Extended Faculty

Shane Bjornlie

Claremont McKenna College

Research Interests

Late Antique history, Roman history

Myriam Chancy

Scripps College

Research Interests

African diaspora with specialization in its literature

Alfred Flores

Harvey Mudd College

Research Interests

U.S. empire in Oceania with an emphasis on diaspora, labor, indigeneity, militarization, oral history and settler colonialism in Guåhan

Lily Geismer

Claremont McKenna College

Research Interests

20th century liberalism in the United States, Fair housing, Liberal religion and politics

George Gorse

Pomona College

Research Interests

Italian Renaissance art and architecture, Italian Baroque art and architecture, Medieval art history, History of cities, palaces, villas, and gardens, History of Genoa

Vivien Hamilton

Harvey Mudd College

Research Interests

Medical technologies, including x-rays, in the late 19th and early 20th centuries

Daniel Livesay

Claremont McKenna College

Research Interests

Early American and Atlantic history; Race, family, and slavery in North America and the Caribbean

Charles Lofgren

Claremont McKenna College

Research Interests

American Constitutionalism, American founding, Constitutional law, Military history, War and foreign relations

Char Miller

Pomona College

Research Interests

U.S. environmental policy, U.S. public-lands management, Western water politics, Immigration and border security, Urban politics and development, U.S. intellectual and cultural history

Harmony O’Rourke

Pitzer College

Research Interests

Cultural and social history of early modern and modern Africa, Global diasporas, Gender and sexuality, West Africa, Slavery, Colonialism, Oral history

Albert Park

Claremont McKenna College

Research Interests

Design & architecture, East Asian history & political economy, Korean history, Modern Japanese history

Ralph Rossum

Claremont McKenna College

Research Interests

American Constitutionalism, American Founding, Constitutional Law, Crime and Criminal Justice, Indian Gaming Issues, Redistricting, Supreme Court, Voting Rights

Victor Silverman

Pomona College

Research Interests

U.S. History, Alcohol and Drug Studies, History of Sexual/Gender Minorities, The Cold War, Labor Unions, International Labor Movements, U.S. and Britain, San Francisco Bay Area History, California History, Sustainable Development Policy

Where You Can Find Our Alumni

Interdisciplinary Concentrations

As a student in the School of Arts & Humanities, you have the option of completing one of five interdisciplinary concentrations.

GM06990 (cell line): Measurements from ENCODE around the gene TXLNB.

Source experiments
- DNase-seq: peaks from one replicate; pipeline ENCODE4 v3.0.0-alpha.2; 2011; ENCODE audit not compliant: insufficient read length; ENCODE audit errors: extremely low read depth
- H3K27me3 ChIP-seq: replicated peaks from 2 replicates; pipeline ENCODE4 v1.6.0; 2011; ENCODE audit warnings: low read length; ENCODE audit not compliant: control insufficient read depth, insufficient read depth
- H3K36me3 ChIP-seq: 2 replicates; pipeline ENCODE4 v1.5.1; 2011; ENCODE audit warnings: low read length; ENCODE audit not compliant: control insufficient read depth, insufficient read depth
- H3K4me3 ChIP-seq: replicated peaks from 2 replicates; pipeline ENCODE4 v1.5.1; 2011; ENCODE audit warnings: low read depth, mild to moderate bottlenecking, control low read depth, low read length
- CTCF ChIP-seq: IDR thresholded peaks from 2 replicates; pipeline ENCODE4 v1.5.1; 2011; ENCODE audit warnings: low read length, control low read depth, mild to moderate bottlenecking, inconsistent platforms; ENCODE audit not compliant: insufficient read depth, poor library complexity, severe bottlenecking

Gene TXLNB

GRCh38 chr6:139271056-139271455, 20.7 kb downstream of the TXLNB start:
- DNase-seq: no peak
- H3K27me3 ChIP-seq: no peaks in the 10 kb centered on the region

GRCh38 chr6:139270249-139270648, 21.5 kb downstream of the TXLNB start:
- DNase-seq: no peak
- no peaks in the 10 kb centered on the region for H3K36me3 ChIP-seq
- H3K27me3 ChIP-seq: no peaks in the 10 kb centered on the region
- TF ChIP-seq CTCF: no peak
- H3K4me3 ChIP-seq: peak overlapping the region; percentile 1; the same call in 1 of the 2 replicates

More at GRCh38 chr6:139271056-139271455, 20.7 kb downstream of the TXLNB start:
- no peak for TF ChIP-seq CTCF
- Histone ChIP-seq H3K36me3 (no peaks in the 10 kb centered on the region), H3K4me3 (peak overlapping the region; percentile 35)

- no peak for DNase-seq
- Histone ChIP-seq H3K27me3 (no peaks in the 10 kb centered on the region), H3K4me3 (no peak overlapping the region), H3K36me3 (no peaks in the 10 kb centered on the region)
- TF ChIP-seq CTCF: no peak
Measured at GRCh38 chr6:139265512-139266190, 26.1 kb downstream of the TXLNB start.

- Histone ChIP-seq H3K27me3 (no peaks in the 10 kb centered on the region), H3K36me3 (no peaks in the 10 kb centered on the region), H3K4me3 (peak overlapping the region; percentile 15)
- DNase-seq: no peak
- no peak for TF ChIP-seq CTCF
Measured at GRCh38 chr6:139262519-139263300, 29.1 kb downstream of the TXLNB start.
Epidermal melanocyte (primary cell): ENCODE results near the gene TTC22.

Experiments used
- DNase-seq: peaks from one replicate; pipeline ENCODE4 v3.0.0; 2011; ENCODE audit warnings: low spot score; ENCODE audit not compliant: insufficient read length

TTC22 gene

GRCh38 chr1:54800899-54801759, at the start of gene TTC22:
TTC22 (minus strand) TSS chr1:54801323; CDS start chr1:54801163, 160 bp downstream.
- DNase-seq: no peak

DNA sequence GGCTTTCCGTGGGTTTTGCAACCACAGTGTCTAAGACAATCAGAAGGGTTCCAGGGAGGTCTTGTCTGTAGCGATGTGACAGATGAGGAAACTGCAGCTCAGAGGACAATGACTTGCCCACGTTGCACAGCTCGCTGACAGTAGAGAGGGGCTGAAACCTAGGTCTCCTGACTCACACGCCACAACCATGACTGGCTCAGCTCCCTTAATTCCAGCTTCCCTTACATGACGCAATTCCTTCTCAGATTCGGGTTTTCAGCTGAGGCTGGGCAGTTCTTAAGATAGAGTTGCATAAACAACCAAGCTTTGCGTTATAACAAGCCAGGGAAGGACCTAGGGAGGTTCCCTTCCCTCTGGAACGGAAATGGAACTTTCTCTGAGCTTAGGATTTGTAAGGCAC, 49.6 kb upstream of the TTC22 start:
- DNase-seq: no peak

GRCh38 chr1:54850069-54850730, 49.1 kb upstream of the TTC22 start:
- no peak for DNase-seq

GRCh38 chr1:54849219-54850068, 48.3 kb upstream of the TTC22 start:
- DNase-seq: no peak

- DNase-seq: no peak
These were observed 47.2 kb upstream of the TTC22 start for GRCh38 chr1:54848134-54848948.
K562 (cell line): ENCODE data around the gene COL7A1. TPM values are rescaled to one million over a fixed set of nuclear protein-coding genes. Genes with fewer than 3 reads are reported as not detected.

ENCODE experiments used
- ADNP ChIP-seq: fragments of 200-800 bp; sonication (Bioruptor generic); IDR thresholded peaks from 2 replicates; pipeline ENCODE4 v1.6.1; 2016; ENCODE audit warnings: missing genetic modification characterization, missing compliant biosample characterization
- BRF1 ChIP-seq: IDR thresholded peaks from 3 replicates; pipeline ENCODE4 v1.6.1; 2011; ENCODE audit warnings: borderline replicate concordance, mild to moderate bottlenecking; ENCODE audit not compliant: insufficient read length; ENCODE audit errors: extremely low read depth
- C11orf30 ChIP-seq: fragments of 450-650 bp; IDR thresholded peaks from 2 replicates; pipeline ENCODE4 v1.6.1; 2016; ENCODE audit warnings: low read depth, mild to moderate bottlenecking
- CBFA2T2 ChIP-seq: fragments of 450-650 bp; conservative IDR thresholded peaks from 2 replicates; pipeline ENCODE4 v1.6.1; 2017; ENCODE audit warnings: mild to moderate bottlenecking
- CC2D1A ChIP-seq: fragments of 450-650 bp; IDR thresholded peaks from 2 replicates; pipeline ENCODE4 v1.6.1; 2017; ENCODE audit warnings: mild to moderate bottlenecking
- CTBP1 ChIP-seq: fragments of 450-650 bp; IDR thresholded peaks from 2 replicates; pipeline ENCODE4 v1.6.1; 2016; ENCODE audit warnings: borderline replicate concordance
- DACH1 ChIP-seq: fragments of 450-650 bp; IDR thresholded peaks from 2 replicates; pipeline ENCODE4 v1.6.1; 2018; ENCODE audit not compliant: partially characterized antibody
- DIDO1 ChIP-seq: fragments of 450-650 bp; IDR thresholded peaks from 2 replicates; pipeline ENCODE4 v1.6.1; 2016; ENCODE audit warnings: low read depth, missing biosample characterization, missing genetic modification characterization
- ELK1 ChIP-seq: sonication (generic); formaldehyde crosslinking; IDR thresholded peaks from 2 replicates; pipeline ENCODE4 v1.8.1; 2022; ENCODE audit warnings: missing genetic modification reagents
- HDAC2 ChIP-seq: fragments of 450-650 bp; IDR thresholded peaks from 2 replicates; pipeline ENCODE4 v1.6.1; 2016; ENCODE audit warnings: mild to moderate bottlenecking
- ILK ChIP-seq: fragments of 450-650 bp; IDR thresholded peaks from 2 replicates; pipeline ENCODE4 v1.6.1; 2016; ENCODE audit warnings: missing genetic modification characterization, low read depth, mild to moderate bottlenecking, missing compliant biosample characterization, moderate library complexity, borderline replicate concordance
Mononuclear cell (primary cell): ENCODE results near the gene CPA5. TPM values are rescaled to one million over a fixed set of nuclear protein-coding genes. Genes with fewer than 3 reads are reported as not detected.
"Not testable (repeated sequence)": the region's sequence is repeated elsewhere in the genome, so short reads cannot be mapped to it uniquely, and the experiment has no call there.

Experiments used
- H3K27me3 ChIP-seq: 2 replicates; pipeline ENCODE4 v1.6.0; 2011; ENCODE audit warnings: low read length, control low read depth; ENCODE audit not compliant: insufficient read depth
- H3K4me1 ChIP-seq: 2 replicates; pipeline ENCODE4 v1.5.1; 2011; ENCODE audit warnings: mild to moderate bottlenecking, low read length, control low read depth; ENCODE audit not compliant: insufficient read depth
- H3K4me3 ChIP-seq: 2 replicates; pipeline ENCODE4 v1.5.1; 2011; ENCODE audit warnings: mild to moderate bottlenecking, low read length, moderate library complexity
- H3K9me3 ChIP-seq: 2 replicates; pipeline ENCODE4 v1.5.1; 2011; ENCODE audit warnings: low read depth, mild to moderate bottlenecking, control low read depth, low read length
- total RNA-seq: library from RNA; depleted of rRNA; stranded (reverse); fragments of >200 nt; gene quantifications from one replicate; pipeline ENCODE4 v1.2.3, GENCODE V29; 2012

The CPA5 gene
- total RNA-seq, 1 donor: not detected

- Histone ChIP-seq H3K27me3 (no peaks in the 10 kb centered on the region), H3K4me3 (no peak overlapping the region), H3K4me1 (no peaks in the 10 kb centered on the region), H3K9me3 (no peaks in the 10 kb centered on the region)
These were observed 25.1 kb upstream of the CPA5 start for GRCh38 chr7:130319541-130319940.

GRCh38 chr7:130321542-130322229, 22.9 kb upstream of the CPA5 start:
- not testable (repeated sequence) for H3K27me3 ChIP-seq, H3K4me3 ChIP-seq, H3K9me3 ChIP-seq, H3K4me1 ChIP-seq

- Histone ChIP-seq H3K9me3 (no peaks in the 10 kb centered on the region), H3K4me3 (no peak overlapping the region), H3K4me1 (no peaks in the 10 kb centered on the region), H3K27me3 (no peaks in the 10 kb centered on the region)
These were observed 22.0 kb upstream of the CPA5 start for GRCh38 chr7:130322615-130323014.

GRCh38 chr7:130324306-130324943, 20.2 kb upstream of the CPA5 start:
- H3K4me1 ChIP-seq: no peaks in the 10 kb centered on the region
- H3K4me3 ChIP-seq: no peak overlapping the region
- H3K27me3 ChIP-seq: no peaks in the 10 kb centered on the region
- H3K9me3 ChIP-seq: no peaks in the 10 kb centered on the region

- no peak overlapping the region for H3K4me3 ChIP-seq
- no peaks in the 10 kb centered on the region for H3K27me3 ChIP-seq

American Studies

The American Studies concentration takes a multidisciplinary approach to the study of United States culture, society, civilization, and identity through the curricular lenses of history, literature, critical theory, and more.

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Early Modern Studies

The Early Modern Studies concentration undertakes interdisciplinary examination of history, culture, politics, and society within the transitional and transformative period that stretched between Medieval and modern societies, marked especially by the advent of print, Christian confessional war, and the rise of the modern state.

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Hemispheric & Transnational Studies

A comparative analysis of culture in the Americas, the concentration in Hemispheric & Transnational Studies explores how scholarship on the Atlantic, borderlands, and diaspora have reshaped U.S. American Studies, Caribbean Studies, and Latin American Studies, emphasizing the topics of empire, race, religion, and revolution.

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Media Studies

Situated at the bustling intersection of cultural studies, new media, critical theory, and popular culture, the burgeoning field of Media Studies examines the creative and critical practices of media consumers, producers, artists, and scholars, focusing on questions of representation, power, technology, politics, and economy.

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Museum Studies

The Museum Studies concentration investigates the history and political role of museums in society, the interpretation and display of a wide variety of cultural productions, and topics of special concern to museums as cultural organizations, using a multidisciplinary, practice-based approach to understand the historical development of this evolving field.

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These concentrations are available for students pursuing the following degree programs:

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Frank Frias

Director of Admissions
T: 909-607-3240